Neuronal substrates underlying stress resilience and susceptibility in rats

Research output: Contribution to journal/Conference contribution in journal/Contribution to newspaperJournal articleResearchpeer-review

  • Fabia Febbraro
  • Katrine Svenningsen, Hosp Southern Jutland, Focused Res Unit Mol Diagnost, Focused Res Unit Mol Diagnost & Clin Res, IRS Ctr Sonderjylland
  • ,
  • Thao Phuong Tran
  • ,
  • Ove Wiborg

Background

Stress and stressful life events have repeatedly been shown as causally related to depression. The Chronic Mild Stress rat model is a valid model of stress-induced depression. Like humans, rats display great heterogeneity in their response to stress and adversity. Hence some individuals are stress-sensitive and prone to develop depression-like behaviour in response to modest stressors, while others are stress-resilient and remain essentially symptom free.

Objectives

Compared to the large body of research, which describes stress-induced maladaptive neurobiological changes, relatively little attention has been devoted to understand resiliency to stress. The aim of the present study was to identify changes in neuronal activity, associated with stress-resilient and stress-susceptible chronic mild stress endophenotypes, by examining c-Fos expression in 13 different brain areas. Changes in c-Fos expression have been reported as associated to stressful conditions.

Methods

Stress-induced modulation of neuronal activation patterns in response to the chronic mild stress paradigm was mapped using the immediate early gene expression c-Fos as a marker. Quantification of the c-Fos-like immunoreactivity responses was done by semi automated profile counting procedures and design-based stereology.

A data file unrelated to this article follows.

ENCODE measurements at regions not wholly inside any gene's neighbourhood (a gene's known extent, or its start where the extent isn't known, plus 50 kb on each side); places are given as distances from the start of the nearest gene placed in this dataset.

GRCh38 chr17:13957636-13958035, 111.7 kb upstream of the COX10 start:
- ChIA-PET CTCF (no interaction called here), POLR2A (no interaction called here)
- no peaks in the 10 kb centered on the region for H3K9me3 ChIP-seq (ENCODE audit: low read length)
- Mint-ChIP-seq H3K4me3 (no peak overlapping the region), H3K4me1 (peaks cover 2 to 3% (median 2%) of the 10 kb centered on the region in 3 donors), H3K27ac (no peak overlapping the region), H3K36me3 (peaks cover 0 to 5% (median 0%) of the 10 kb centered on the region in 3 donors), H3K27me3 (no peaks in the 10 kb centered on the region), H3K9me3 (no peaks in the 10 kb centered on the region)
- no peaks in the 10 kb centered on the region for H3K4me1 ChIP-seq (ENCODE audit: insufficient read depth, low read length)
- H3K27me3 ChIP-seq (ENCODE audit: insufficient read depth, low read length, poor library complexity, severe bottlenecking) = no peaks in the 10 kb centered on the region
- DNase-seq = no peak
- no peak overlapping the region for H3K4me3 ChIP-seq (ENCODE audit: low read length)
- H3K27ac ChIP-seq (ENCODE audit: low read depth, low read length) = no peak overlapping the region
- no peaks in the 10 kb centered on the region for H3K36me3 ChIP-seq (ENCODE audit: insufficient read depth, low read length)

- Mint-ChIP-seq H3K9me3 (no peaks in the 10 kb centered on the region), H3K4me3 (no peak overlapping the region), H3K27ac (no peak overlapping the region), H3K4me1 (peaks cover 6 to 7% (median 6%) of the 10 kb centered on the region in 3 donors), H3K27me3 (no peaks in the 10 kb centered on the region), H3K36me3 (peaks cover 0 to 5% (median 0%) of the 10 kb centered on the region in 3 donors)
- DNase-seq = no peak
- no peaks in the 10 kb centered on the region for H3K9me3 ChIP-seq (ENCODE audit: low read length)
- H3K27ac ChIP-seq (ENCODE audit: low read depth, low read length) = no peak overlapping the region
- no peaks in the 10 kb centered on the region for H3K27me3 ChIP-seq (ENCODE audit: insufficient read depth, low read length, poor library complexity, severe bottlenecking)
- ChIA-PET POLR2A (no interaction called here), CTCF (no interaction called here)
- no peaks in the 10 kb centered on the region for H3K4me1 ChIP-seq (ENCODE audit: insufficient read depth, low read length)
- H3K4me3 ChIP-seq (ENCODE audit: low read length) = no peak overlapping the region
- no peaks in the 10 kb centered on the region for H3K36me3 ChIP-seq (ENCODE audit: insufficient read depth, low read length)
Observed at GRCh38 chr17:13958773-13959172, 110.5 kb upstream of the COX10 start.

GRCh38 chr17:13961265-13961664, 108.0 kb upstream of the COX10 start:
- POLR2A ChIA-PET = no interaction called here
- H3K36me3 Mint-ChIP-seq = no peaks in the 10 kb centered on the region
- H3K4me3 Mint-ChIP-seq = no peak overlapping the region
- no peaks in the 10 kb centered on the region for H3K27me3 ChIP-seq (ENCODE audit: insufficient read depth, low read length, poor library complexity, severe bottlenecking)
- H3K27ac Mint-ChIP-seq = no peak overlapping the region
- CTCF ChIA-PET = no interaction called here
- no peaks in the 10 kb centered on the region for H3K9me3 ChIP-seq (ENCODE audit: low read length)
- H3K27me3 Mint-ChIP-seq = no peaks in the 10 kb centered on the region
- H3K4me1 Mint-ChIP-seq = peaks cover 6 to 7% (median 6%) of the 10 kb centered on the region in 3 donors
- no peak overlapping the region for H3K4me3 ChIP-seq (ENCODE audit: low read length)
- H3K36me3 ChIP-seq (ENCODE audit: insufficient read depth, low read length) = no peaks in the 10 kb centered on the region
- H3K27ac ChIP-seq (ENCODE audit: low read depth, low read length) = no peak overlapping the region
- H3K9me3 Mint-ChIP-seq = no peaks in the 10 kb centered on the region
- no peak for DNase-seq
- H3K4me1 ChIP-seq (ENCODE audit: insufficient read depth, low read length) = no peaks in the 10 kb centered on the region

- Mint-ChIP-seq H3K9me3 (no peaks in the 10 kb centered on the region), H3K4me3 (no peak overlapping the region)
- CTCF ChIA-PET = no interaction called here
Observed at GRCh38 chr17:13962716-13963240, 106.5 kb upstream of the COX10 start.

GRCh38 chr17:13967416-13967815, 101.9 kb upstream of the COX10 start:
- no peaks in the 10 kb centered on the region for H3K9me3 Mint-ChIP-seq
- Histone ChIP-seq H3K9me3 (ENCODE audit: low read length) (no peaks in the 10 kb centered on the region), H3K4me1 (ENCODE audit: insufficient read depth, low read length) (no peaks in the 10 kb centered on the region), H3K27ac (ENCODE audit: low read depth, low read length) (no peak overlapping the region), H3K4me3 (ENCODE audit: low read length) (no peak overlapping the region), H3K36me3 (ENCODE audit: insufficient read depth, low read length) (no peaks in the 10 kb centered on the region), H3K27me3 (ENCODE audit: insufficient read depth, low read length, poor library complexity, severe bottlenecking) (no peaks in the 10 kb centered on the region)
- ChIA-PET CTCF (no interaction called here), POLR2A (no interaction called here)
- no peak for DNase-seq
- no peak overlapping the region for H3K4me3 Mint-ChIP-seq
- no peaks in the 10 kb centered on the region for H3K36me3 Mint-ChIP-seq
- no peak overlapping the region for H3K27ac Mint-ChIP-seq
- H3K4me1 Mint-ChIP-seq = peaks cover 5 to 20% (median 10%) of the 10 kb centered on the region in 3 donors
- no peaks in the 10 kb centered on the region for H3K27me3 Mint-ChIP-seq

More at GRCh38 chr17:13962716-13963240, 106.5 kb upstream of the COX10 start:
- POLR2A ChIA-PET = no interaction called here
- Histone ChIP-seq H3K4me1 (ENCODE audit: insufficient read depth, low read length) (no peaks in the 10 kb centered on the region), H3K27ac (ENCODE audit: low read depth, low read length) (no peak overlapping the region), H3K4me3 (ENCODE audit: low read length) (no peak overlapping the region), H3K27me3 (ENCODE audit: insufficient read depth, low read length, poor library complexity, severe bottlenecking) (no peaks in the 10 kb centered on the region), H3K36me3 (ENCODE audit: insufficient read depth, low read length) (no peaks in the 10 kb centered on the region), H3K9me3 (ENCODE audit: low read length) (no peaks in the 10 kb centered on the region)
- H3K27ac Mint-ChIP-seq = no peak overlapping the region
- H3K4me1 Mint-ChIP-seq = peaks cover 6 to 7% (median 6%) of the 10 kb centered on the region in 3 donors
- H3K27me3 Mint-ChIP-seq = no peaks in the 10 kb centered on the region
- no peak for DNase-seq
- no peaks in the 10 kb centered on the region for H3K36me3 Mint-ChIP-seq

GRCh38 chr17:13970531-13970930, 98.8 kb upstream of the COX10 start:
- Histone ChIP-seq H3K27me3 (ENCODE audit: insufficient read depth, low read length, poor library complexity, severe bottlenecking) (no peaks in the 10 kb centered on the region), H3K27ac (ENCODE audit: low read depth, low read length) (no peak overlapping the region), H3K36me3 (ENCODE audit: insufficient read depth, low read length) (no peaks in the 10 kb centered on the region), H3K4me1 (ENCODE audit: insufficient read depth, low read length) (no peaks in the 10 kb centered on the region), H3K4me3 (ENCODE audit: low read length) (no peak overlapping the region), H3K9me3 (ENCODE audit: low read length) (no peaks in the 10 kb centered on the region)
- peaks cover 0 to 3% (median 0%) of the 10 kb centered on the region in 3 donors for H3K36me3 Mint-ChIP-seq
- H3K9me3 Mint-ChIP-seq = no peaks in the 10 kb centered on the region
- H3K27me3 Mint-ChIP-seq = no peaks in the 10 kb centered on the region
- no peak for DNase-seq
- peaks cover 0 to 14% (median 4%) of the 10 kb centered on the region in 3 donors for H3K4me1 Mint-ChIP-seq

Results

Exposure to chronic mild stress significantly altered c-Fos expression in a total of 6 out of 13 investigated areas. Chronic mild stress was found to suppress the c-Fos response within the magnocellular ventral lateral geniculate nucleus of both stress subgroups. In the the lateral and ventral orbital cortices of stress-resilient rats, the c-Fos like immunoreactivity response was also repressed by stress exposure. On the contrary the c-Fos response within the amygdala, medial habenula, and infralimbic cortex was increased selectively for the stress-susceptible rats.

Conclusions

The study was initiated to characterize neuronal substrates associated with stress-coping mechanisms. Six areas, all of which represents limbic structures, were found to be sensitive to stress exposure. The effects within these areas associate to the hedonic status of the rats. Hence, these areas might be associated to stress-coping mechanisms underlying the chronic mild stress induced segregation into stress-susceptible and stress-resilient endophenotypes.

Original languageEnglish
Article number0179434
JournalP L o S One
Volume12
Issue6
Number of pages19
ISSN1932-6203
DOIs
Publication statusPublished - 16 Jun 2017

    Research areas

  • CHRONIC MILD STRESS, FOS-LIKE IMMUNOREACTIVITY, ANXIETY-RELATED-BEHAVIOR, C-FOS, GENE-EXPRESSION, MAJOR DEPRESSION, NERVOUS-SYSTEM, ANIMAL-MODEL, LEARNED HELPLESSNESS, HABENULAR NUCLEUS

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